Reducing the amounts of food and other organic waste going to landfill is a good idea and one that should not be difficult to implement. Any reduction in landfill volume will decrease the time, effort and energy required to move it around, and prolong the life-spans for areas set aside for our human garbage. It is also possible to allow organic waste, including discarded food material and garden material, to turn into compost, which can then be applied as fertilizer where required. Thus the food we eat, the gardens we grow, the lawns we mow etc. can be recycled into more food, gardens, parks, and so on. All we have to do is collect and process it all.
It turns out, however, that there may be some significant problems with collection of food waste, as illustrated by the Leichhardt Council scheme described in the Brink article by Wendy Frew. Here is my personal experience based on living in this municipality since 2008, in two apartment buildings, both with bins for organic food waste.
My observations and suggestions are as follows:
Little to no information provided to residents since the scheme was introduced in 2007
If residents of apartment buildings are to make good use of ‘organics’ bins and hence contribute to the overall scheme in regard to food waste, they need to be informed at least in terms of the aims and significance of the program, how the scheme works and how they can contribute. If communication with residents were via email, this could be done simply and easily.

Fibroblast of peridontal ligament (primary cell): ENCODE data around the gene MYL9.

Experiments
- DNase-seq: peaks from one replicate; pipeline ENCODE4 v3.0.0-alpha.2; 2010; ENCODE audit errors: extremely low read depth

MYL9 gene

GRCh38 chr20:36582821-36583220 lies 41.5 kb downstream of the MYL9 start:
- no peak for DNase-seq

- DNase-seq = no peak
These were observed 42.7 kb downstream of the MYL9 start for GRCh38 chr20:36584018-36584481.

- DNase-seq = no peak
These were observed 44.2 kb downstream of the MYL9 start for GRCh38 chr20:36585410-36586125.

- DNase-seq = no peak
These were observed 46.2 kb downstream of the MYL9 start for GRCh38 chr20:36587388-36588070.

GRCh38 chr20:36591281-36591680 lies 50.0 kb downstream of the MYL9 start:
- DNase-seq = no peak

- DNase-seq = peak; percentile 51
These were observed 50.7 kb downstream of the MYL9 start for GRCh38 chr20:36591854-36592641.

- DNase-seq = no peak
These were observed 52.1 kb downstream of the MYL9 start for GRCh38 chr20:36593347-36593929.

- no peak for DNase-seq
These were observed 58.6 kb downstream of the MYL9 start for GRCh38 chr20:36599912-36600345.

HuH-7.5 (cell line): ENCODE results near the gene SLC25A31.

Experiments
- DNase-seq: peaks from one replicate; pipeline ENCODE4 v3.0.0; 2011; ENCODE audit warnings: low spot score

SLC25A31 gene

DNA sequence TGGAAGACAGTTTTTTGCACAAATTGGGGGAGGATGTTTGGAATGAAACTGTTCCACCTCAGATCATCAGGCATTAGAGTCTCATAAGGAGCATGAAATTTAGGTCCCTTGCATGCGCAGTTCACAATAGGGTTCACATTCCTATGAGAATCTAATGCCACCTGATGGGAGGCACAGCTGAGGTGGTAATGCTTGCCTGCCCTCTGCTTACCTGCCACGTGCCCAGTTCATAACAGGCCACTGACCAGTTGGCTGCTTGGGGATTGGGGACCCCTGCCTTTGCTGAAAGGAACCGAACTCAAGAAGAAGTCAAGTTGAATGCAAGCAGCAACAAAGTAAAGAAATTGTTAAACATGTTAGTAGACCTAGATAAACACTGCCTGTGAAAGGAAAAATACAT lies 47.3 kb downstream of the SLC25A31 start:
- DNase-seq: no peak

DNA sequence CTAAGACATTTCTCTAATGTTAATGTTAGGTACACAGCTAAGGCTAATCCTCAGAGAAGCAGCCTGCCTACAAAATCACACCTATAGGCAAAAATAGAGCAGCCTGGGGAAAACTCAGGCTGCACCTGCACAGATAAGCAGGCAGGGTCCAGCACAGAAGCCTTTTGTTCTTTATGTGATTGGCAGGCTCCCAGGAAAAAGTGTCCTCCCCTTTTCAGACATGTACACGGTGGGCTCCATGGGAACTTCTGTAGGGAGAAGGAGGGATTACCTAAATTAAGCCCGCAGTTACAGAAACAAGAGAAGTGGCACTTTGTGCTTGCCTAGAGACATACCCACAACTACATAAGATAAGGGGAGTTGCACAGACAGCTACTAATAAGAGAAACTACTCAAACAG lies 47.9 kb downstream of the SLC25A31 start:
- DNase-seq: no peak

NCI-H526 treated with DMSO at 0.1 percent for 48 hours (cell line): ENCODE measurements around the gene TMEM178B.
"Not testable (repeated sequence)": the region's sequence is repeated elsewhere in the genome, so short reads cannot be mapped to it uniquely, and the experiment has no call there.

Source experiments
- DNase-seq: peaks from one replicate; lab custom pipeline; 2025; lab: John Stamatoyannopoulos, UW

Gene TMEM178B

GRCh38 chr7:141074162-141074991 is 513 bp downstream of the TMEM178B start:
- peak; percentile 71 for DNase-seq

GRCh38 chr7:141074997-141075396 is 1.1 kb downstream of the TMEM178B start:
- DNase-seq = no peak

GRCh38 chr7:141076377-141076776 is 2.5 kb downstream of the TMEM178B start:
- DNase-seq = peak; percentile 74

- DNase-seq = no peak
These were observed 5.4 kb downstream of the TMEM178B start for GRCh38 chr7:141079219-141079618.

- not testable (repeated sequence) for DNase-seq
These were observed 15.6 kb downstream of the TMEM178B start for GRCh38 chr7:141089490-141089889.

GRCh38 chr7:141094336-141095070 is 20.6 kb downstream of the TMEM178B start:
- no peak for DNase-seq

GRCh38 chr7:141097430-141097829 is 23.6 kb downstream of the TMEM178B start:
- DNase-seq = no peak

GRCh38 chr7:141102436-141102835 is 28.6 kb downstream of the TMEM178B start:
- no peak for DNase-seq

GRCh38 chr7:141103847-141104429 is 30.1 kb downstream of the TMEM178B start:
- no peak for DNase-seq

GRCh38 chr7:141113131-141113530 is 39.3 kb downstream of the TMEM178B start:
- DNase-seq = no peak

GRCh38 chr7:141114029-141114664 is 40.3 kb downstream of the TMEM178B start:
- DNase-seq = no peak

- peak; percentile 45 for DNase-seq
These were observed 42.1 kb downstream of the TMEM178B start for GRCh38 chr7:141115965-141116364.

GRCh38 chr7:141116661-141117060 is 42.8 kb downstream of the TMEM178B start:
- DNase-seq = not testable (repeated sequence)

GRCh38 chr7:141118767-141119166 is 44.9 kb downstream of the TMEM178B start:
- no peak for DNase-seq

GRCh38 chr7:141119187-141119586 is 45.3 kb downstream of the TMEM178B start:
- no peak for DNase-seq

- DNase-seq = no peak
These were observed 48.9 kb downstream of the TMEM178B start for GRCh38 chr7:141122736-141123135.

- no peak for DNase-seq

Decreasing provision to residents of biodegradable bags suitable for collecting food waste
It is possible to purchase biodegradable bags, which is what we now do. It would also be possible, and not overly expensive, for the building managers to conveniently provide such bags in the ‘garbage rooms’ where the ‘organics’ and other bins are located.
Utilization of ‘organics’ bins has declined to low current levels
This seems hardly surprising, given the lack of information, encouragement and biodegradable bags.
Significant ‘contamination’ of ‘organics’ bins with non-organic material
This seems similarly unsurprising. It is apparently also a function of where the bins for ‘organics’ and other recycled items are located. In my present building, the organics bin was frequently receiving general garbage when it was the closest bin to the entrance of the garbage room. This contamination decreased markedly when I moved this bin, along with its signage, further away and next to the other recycle bins. The first encountered bins are now two for general garbage. How simple was that!
It is not clear why there would be the differences between buildings that I have observed. However, one potential way to increase participation across all buildings, after dealing with the issues identified above, would be to provide residents of each building with information comparing their participation with that in the other buildings and elsewhere. If people get involved in a ‘competition’, it can increase their participation.
It is immediately apparent that the issue of recycling organic food waste involves environmental, economic, and social issues. Environmental issues arise because of the adverse consequences of expanding landfill, loss of significant ‘nutrients’ such as phosphorus, and so on. As always, the program will no doubt have to be considered ‘financially viable’, based on perceived costs and benefits. It will also have to be socially acceptable and to fit reasonably easily into peoples’ lives. Only if all these issues are resolved, can the program continue and flourish.
In the meantime, my family and I shall continue to participate as long as possible.
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